This article was published in Australian Dictionary of Biography, Volume 9, (MUP), 1983
Caroline Jacob (1861-1940), headmistress, was born on 18 January 1861 at Sevenhill, South Australia, daughter of John Jacob, pastoralist, and his wife Mary, née Cowles. Well-educated by her mother and at Mrs Woodcock's School, North Adelaide, Caroline gained a first-class certificate in general education from the South Australian Institute in 1877, then taught at Winnold House, Mount Gambier, her mother's school, until she joined the South Australian Education Department and began part-time university study in 1879; she won the Thomas Elder prize for physiology in 1886. From 1885 she taught at the Advanced School for Girls under headmistress Madeline Rees George.
Determined to extend girls' higher education, she bought Tormore House, which she and her sister Annie reopened on new lines in 1898; they intended to prepare girls for university examinations. The excellent response soon enabled them to build new premises in pleasant grounds in Childers Street, North Adelaide.
Caroline Jacob designed Tormore's balanced curriculum to stretch students' capabilities, including, as compulsory subjects, English, Latin, mathematics, French or German, class singing and calisthenics, and encouraging botany, physiology and sport. Some boarders learned domestic subjects. Staff included botanist Ellen Benham, artist Rosa Fiveash and old scholars whom Caroline trained through tutorials. She delighted in her students' academic and public attainments, while applauding those who undertook 'woman's highest work, the training of their own children'.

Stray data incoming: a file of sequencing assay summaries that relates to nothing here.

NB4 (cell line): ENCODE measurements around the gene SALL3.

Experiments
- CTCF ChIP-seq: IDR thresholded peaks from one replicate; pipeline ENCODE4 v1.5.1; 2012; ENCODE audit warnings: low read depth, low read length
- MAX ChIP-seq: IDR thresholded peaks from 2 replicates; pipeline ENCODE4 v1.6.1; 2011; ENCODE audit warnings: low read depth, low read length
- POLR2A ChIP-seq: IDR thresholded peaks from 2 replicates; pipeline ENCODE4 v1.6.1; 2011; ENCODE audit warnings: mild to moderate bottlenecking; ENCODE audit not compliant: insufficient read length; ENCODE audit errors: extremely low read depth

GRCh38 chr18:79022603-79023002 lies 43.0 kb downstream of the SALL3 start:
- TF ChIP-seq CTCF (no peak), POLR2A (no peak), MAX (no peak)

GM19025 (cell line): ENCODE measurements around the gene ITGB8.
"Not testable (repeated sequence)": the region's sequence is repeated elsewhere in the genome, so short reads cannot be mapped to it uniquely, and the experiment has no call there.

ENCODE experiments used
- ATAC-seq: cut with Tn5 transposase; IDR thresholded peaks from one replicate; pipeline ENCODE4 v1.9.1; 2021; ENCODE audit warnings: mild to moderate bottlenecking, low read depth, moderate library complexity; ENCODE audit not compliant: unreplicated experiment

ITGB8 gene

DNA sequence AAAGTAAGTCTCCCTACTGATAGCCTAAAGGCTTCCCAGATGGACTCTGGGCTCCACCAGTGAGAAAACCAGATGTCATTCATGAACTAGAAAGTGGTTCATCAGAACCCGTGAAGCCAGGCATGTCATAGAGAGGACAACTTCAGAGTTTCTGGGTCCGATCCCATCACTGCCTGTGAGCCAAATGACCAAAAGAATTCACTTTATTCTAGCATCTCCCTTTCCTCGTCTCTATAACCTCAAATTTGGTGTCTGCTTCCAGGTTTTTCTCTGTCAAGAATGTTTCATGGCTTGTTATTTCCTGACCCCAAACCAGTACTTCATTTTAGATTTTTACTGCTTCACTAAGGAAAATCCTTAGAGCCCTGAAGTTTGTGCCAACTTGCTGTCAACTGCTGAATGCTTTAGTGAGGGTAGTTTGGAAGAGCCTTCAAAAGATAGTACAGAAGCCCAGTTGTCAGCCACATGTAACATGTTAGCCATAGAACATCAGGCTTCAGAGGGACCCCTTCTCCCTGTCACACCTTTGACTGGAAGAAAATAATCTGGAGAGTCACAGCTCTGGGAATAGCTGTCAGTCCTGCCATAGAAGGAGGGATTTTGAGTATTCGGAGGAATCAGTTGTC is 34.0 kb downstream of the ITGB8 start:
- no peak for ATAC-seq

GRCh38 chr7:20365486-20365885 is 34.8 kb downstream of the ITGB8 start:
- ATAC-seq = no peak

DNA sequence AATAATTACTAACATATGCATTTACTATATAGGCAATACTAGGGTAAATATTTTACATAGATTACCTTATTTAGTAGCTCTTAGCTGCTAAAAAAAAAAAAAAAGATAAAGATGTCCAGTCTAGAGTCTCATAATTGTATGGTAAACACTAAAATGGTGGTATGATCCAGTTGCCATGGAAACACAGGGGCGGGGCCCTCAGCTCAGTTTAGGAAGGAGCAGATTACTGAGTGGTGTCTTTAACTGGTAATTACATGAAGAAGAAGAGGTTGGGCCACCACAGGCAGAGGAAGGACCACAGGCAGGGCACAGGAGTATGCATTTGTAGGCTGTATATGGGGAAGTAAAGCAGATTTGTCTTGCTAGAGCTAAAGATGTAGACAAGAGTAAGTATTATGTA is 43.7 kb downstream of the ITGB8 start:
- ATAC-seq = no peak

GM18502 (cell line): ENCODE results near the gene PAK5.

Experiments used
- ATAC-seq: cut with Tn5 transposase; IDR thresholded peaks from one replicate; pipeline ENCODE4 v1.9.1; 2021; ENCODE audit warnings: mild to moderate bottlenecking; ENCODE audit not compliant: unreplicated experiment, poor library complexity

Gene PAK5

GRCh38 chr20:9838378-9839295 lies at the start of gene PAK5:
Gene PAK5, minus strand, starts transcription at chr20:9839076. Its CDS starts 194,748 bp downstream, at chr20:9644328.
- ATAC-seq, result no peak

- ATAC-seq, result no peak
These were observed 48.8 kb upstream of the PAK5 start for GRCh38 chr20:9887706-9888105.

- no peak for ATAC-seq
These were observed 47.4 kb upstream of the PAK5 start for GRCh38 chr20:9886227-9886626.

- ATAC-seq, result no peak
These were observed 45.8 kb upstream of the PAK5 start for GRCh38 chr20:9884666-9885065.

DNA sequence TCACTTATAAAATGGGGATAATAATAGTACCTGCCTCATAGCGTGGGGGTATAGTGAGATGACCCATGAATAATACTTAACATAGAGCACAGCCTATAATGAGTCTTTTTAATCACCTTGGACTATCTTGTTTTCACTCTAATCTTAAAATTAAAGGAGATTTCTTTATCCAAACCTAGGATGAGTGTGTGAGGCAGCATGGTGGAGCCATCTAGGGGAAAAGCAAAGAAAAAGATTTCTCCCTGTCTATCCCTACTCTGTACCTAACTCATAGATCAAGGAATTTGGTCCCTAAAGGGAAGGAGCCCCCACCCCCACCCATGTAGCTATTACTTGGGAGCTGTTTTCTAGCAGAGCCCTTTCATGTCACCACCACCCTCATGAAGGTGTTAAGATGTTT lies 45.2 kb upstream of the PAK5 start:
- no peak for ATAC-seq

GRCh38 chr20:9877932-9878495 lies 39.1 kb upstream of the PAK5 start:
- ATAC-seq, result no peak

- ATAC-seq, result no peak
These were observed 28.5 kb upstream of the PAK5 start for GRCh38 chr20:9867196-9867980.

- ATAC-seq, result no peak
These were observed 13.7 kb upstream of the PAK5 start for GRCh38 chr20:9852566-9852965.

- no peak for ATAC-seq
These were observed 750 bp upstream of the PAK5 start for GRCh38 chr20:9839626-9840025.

In 1907-11 she owned Unley Park School, bicycling eight miles between her schools several times weekly. In 1912 an educational tour of England reinforced her admiration of English girls' public schools. Her innovations at Tormore included school diaries to facilitate parental understanding, school uniform to eliminate frippery, Swedish physical training in a fine gymnasium donated by her father, rowing and cricket, and a badge and motto, Aspice finem (Look to the goal). She worked for the Collegiate Schools Association, the Headmistresses' Union (which she founded), the Kindergarten Union and its Training College, and the South Australian Advisory Council on Education. Many of her students became teachers, five being headmistresses.
A dedicated Anglican, in 1913 Miss Jacob was appointed to the council of the Adelaide Diocesan Missionary Association. Tormore had close links with the Church, and when enrolments declined in World War I, she approached Bishop A. Nutter Thomas to take it over. Both strong-minded, they 'failed to come to terms'. In 1920 she reluctantly closed Tormore.
She taught at Launceston Church of England Girls' Grammar and Adelaide High schools and travelled abroad in 1926-27; later she devoted herself to the Girl Guide movement and her Old Scholars' Association. Miss Jacob died at her home on the Esplanade, Henley Beach, on 4 November 1940. Tormore old scholars gave the Caroline Jacob memorial wing in the Erora, New Guinea, mission hospital and erected a memorial plaque in Christ Church, North Adelaide.
Helen Jones, 'Jacob, Caroline (1861–1940)', Australian Dictionary of Biography, National Centre of Biography, Australian National University, http://adb.anu.edu.au/biography/jacob-caroline-6816/text11795, published first in hardcopy 1983, accessed online 28 November 2014.
This article was first published in hardcopy in Australian Dictionary of Biography, Volume 9, (MUP), 1983